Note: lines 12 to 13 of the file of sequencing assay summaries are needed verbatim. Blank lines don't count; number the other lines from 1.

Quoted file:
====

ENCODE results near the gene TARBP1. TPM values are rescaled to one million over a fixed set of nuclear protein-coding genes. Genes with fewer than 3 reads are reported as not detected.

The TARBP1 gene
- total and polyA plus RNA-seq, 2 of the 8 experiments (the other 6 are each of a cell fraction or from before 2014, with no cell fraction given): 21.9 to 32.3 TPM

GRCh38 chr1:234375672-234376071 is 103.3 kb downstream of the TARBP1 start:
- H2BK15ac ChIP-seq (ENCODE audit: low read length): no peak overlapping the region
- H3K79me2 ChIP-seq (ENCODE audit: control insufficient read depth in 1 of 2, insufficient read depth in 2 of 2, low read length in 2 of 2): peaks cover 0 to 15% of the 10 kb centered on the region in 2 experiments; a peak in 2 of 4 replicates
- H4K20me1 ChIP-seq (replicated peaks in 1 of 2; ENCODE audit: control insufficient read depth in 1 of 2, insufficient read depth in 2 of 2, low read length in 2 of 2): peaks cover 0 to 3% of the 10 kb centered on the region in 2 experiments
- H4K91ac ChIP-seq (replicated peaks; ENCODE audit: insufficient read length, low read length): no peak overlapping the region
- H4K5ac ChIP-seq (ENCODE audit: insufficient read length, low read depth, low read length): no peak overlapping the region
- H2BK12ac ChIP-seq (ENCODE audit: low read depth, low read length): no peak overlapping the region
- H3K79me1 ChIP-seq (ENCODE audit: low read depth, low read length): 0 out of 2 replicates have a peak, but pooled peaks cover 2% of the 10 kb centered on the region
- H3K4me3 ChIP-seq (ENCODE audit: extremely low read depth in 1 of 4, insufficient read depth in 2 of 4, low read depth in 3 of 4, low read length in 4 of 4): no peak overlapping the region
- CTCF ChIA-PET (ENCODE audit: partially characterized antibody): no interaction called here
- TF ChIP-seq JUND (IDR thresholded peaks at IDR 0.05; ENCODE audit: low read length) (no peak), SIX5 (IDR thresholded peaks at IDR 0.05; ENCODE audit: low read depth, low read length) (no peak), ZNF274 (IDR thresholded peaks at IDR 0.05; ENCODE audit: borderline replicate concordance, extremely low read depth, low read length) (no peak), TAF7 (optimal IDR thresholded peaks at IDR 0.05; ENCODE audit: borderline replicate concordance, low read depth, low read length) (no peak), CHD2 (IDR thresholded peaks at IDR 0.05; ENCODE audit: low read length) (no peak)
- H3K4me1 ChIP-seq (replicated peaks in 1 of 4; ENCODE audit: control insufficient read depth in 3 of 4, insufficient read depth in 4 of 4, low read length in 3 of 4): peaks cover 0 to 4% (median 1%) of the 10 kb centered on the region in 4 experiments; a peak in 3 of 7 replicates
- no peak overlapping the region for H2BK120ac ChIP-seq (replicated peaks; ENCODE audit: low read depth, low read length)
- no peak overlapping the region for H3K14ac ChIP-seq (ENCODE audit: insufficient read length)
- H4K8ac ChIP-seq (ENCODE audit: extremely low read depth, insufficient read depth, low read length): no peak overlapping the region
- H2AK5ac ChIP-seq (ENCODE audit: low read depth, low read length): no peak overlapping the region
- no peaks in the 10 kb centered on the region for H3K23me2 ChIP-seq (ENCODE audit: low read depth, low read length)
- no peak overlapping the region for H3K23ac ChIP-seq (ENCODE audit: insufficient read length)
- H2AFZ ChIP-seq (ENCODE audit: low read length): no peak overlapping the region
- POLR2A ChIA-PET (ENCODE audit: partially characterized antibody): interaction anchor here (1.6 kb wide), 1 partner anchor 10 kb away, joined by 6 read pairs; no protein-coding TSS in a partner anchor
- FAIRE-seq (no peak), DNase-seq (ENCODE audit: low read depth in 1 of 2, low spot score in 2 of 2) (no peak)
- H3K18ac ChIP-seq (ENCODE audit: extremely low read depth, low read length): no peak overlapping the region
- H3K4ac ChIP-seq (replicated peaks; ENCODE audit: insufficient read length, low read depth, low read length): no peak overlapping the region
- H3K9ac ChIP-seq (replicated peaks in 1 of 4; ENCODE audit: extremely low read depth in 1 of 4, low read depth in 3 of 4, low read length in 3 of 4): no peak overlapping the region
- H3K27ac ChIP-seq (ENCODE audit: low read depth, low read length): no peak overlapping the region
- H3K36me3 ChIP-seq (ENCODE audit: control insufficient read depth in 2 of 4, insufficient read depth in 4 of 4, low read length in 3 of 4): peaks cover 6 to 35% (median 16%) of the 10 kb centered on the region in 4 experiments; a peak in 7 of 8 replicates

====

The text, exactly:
- H3K4me3 ChIP-seq (ENCODE audit: extremely low read depth in 1 of 4, insufficient read depth in 2 of 4, low read depth in 3 of 4, low read length in 4 of 4): no peak overlapping the region
- CTCF ChIA-PET (ENCODE audit: partially characterized antibody): no interaction called here